The first thing to do (IMHO) is to write down on a piece of paper (or in a text editor) exactly what you want your machine to do - with no reference at all to Arduinos or program code.

The next thing is to make sure (using the many tutorials available) that you are able to write short and clear Arduino sketches that do the sort of things that need to be done but with switches and LEDs instead of the real hardware.

Then you need to be sure you can write a short clear sketch that is able to get whatever information is needed from the real hardware - AND that it always gets the correct values.

After that it's time to think of writing a single sketch that draws everything together and at this stage a State Machine Diagram will help to clarify your thinking. I doubt very much that the artistic style of the State Machine Diagram matters at all.

...R

Well the State diagram shows almost exactly what I want it to do. And I do have it on a breadboard with switches and LEDs. I used the elapsedMillis → timeouts sketch as a guide.

Since this thing isn’t very time sensitive, I went ahead and used delays, in a switch/case sketch. I actually ended up cutting the delays in half and adding a 250ms delay at the end to help with debugging. I may change them a bit later. It works perfectly after some debugging. It’s amazing the headache that one or two } or { in the wrong spot can be.

#include <elapsedMillis.h>
#include <ctype.h>


const int burner = 2;
const int cadcell = 3;
const int oilvalve = 7;
const int airvalve = 8;
const int ignitor = 9;
const int blower = 10;

enum State {Idle, Startup, Fault, Running, Shutdown, Lockout} state;

int progTick = 0;
elapsedMillis timeout;

void setup(){
  pinMode(burner, INPUT);
  pinMode(cadcell, INPUT);
  pinMode(oilvalve, OUTPUT);
  pinMode(airvalve, OUTPUT);
  pinMode(ignitor, OUTPUT);
  pinMode(blower, OUTPUT);
  Serial.begin(9600);
  state = Idle;
}
void loop(){
  switch (state){
    case Idle:        Serial.println("Idle");
                      if(digitalRead (burner) == HIGH) {state = Startup;}
              break;
              
    case Startup:      Serial.println("Startup"); 
                       digitalWrite (blower, HIGH);
                       delay (1000);
                       digitalWrite (oilvalve, HIGH);
                       digitalWrite (airvalve, HIGH);
                       digitalWrite (ignitor, HIGH);
                       delay (4000);
                       if(digitalRead (cadcell) == HIGH){state = Running;}
                                                      else
                                                      {state = Fault;}
                                                        break;
              
                            

    case Fault:        Serial.println("Fault");
                       digitalWrite (oilvalve, LOW);
                          delay (1000);
                          digitalWrite (airvalve, LOW);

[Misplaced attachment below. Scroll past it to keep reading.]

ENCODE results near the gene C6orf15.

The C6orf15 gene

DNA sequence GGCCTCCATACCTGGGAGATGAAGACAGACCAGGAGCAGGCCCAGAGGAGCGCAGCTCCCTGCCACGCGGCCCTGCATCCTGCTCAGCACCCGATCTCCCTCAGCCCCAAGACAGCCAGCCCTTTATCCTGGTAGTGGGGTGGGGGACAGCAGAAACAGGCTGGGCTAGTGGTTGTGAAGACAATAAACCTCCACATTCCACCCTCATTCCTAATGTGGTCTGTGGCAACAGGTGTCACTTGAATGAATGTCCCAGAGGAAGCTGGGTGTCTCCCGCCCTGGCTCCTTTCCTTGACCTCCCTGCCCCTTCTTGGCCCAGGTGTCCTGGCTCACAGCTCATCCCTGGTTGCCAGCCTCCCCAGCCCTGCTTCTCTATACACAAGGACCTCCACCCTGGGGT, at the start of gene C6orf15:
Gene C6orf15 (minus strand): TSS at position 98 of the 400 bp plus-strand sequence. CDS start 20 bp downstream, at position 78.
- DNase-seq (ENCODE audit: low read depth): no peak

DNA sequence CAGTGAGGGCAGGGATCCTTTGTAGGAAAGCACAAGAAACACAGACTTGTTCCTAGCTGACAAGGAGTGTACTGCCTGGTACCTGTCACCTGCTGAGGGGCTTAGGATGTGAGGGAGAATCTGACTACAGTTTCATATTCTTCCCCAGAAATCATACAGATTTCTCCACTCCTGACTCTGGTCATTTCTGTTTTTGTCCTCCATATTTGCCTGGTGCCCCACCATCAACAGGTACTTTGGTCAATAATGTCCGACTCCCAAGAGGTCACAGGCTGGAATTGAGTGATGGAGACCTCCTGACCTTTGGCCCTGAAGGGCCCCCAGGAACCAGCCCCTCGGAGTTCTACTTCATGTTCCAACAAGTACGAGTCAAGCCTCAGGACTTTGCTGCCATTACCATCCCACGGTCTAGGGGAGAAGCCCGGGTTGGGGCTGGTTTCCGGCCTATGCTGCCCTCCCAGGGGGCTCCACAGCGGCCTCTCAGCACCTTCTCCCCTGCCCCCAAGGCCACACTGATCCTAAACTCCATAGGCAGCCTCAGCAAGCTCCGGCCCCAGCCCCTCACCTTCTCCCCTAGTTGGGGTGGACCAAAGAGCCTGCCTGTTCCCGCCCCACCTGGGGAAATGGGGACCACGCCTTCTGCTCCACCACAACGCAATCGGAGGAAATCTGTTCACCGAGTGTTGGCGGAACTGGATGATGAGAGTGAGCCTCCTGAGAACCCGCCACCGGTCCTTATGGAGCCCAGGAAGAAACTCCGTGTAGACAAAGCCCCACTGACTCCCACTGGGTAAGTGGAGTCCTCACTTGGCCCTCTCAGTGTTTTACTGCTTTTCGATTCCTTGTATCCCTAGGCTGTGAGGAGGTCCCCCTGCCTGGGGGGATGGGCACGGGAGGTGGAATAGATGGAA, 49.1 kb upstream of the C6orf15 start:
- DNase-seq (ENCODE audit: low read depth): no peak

digitalWrite (ignitor, LOW);
                          delay (2500);  
                          digitalWrite (blower, LOW);delay (5000);
                           if (progTick < 3) {  
                                progTick ++;
                                state = Idle;}
                           if (progTick == 3) {                              
                               state = Lockout;}
                               break;  

    case Running:      Serial.println("Running");
                       digitalWrite (blower, HIGH);
                       digitalWrite (oilvalve, HIGH);
                       digitalWrite (airvalve, HIGH);
                       digitalWrite (ignitor, LOW);
                       if(digitalRead (burner) == LOW) {state = Shutdown;}
           
                       if(digitalRead (cadcell) == LOW) {state = Fault;}
               break;

    case Shutdown:      Serial.println("Shutdown");
                        digitalWrite (oilvalve, LOW);    //turn off fuel valve
                        delay (1000);                      //wait for air to siphon out excess fuel
                             digitalWrite (airvalve, LOW);      //turn off air vavle
                             digitalWrite (ignitor, LOW);       //and ignitor
                             delay (2500);                      //wait for all combustion to finish, and purge chamber
                                  digitalWrite (blower, LOW);        //turn off blower
                                  state = Idle;
               break;


    case Lockout:     Serial.println("Locked Out");
               break;
  }delay(250);}

It is rather nice when you get it working!

A couple of suggestions: I'd be inclined to make the lockout code shut everything down too. As you have it now, it's not necessary, but later on, if you add other conditions that cause lockout, there's a risk that you won't remember to run the shutdown code before switching to lockout. You can put it in it's own function and have the fault, shutdown and lockout states call it.

Should there be a time limit on how long you remember faults? As you have it, you can have a fault today, another tomorrow and another a year from now and the system will lockout, which seems perhaps unduly cautious.

Yes it is very nice. 16 hours 3 rewrites to change structure, and 1 rewrite because the IDE froze up before I saved it.

I will think about putting the shutdown procedure in the lockout state. And I don' t know about clearing faults history. I could try it.

I have uploaded a new version og the smlib.

The Timeout() and Statetime() functions now use the millis() function for compability reasons so your program should compile fine. Sorry for the inconvenience